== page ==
‘Fortnite’ shooter game trends on, off campus


Photo by Raquel Hamner

Gerald M. Maravanyika, a first-year engineering student, and Roxanne Ready, Campus Current’s editor-in-chief, play “Fortnite Battle Royale” in the Humanities building after class.

Vincent Moreland, Sports Editor

A video game called “Fortnite” is trending among AACC students this semester.

In “Fortnite Battle Royale”—a free version of Epic Games’ cooperative sandbox shooter—up to 100 players compete on teams to be the last standing in an all-out shooting battle in arenas they have partially built. The game is available for Playstation 4, Windows, Mac, Xbox One and iOS.

In an informal survey of 50 male and 50 female students, more than a quarter said they play. Twenty-two male and six female students said they have played.

“It’s a fun game to play and work together with the bros,” Kevin Escobar, a first-year computer science student, said.

“It can bring people together—or tear friendships apart, if dudes are trash,” Brandon Brashears, a first-year transfer studies student, added.

Despite being free to play, “Fortnite Battle Royale” earned its publisher more than $1 million in the first three days after its September 2017 release through in-game transactions, according to Sensor Tower, a mobile app analysis firm.

The video game streaming website Twitch lists “Fortnite”—not distinguishing between the free-to-play and full versions—as both the most-watched and fastest-growing game, with an average of about 164,000 viewers. The next-most-popular game is “League of Legends,” which averages about 97,000 viewers.

In fact, the game is so popular the publisher recently added an in-game loading-screen message discouraging students from playing during class.

“It’s like ‘Minecraft’ and ‘The Hunger Games’ all in one,” Nyla Duca, a first-year business administration student, said. “At first when you’re not really that good, the game sucks your time into it because you just want to win. After you finally get that first win, you’re just going to want to get more.”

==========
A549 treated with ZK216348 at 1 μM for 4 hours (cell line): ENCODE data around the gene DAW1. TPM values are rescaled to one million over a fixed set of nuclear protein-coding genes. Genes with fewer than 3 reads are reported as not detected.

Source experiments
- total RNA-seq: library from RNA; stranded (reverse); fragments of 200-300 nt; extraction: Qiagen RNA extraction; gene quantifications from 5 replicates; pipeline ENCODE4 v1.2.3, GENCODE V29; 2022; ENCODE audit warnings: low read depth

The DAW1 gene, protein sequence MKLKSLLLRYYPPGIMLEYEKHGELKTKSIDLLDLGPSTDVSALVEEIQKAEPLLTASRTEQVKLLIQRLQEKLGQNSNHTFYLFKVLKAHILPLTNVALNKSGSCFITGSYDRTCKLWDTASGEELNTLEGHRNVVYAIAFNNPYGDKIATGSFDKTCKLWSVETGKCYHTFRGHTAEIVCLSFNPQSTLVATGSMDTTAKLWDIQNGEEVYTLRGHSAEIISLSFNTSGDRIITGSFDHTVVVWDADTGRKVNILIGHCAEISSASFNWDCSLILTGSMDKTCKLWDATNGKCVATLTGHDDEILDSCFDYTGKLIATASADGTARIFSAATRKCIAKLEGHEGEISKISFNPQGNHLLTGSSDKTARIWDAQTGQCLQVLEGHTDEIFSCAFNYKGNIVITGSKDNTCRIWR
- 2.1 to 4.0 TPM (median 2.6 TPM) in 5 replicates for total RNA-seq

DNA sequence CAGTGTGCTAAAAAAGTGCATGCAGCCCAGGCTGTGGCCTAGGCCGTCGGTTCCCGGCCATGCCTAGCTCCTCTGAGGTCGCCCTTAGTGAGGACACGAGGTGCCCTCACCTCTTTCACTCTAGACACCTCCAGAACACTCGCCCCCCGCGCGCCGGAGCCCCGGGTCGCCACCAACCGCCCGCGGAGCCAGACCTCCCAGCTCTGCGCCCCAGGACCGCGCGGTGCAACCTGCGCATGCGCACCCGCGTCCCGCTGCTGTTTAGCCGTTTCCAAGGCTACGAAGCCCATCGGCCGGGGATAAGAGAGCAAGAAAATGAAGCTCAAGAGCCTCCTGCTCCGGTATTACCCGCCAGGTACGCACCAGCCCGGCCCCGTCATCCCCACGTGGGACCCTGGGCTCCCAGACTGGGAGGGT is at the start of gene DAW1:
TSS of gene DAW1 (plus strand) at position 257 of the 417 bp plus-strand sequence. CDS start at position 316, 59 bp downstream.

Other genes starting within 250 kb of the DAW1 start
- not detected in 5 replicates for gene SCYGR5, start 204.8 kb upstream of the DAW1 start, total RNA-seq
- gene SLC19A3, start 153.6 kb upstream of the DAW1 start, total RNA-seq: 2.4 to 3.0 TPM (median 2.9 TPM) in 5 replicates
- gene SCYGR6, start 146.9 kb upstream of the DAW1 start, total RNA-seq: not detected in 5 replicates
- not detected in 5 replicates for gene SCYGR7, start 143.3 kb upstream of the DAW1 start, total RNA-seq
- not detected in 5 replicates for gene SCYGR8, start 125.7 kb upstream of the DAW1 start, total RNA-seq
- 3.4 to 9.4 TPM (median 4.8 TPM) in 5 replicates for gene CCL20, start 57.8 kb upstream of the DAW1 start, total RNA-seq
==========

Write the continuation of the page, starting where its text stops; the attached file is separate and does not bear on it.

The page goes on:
Dr. Matthew Patton, a psychology professor at AACC, said video games can be addicting.

Patton said games give players “little rewards within the game like extra points [or] a new ability” that release dopamine, a chemical that helps control the brain’s pleasure center.

“Psychologists call these ‘reinforcers,’” Patton said. “Modern video games have become so engrossing that some players’ brains actually look a lot like the brains of people addicted to drugs.”

Dallas Coleman, the president of the ESports Club at AACC, said he’s played “Fortnite” but isn’t a fan because he doesn’t enjoy building things in the game.

“I can see the appeal in it, but I don’t really like it,” Coleman said. “But I can see why people like it. … I think it will be popular for another two years, but I can’t see it lasting too much longer.”

Coleman said he would like to see an esports “Fortnite” team play at a high level.

There is as-yet no centralized national or international esports organization in place for “Fortnite,” as there are for “Starcraft” and “League of Legends.”

But Ashland University in Ohio recently became the first U.S. university to offer a talent scholarship to prospective college-level “Fortnite” players: $4,000 to those who qualify by their play.